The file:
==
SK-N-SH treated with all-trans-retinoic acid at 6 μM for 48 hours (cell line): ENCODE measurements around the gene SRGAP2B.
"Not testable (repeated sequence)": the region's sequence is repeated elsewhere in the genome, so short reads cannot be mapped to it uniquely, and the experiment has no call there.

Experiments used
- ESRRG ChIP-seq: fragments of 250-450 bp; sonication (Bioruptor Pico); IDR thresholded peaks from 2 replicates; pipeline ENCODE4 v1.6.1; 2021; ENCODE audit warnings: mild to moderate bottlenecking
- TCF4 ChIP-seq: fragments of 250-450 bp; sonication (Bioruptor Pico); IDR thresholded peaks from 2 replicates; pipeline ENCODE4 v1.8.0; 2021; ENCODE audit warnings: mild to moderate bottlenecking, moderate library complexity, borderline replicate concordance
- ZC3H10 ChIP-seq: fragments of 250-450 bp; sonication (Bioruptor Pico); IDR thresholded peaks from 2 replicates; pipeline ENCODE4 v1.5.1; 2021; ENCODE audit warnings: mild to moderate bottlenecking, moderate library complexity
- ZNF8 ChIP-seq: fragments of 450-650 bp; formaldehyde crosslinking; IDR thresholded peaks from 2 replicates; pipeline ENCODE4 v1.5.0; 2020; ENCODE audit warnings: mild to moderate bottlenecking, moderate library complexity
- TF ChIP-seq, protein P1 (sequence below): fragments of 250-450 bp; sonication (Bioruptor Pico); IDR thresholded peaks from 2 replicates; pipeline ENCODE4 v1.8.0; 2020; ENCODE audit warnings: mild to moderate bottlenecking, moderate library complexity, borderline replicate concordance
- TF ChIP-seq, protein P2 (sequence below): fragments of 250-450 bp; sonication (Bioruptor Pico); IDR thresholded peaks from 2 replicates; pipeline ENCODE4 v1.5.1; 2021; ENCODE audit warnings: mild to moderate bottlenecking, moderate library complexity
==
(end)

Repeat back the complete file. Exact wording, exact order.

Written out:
SK-N-SH treated with all-trans-retinoic acid at 6 μM for 48 hours (cell line): ENCODE measurements around the gene SRGAP2B.
"Not testable (repeated sequence)": the region's sequence is repeated elsewhere in the genome, so short reads cannot be mapped to it uniquely, and the experiment has no call there.

Experiments used
- ESRRG ChIP-seq: fragments of 250-450 bp; sonication (Bioruptor Pico); IDR thresholded peaks from 2 replicates; pipeline ENCODE4 v1.6.1; 2021; ENCODE audit warnings: mild to moderate bottlenecking
- TCF4 ChIP-seq: fragments of 250-450 bp; sonication (Bioruptor Pico); IDR thresholded peaks from 2 replicates; pipeline ENCODE4 v1.8.0; 2021; ENCODE audit warnings: mild to moderate bottlenecking, moderate library complexity, borderline replicate concordance
- ZC3H10 ChIP-seq: fragments of 250-450 bp; sonication (Bioruptor Pico); IDR thresholded peaks from 2 replicates; pipeline ENCODE4 v1.5.1; 2021; ENCODE audit warnings: mild to moderate bottlenecking, moderate library complexity
- ZNF8 ChIP-seq: fragments of 450-650 bp; formaldehyde crosslinking; IDR thresholded peaks from 2 replicates; pipeline ENCODE4 v1.5.0; 2020; ENCODE audit warnings: mild to moderate bottlenecking, moderate library complexity
- TF ChIP-seq, protein P1 (sequence below): fragments of 250-450 bp; sonication (Bioruptor Pico); IDR thresholded peaks from 2 replicates; pipeline ENCODE4 v1.8.0; 2020; ENCODE audit warnings: mild to moderate bottlenecking, moderate library complexity, borderline replicate concordance
- TF ChIP-seq, protein P2 (sequence below): fragments of 250-450 bp; sonication (Bioruptor Pico); IDR thresholded peaks from 2 replicates; pipeline ENCODE4 v1.5.1; 2021; ENCODE audit warnings: mild to moderate bottlenecking, moderate library complexity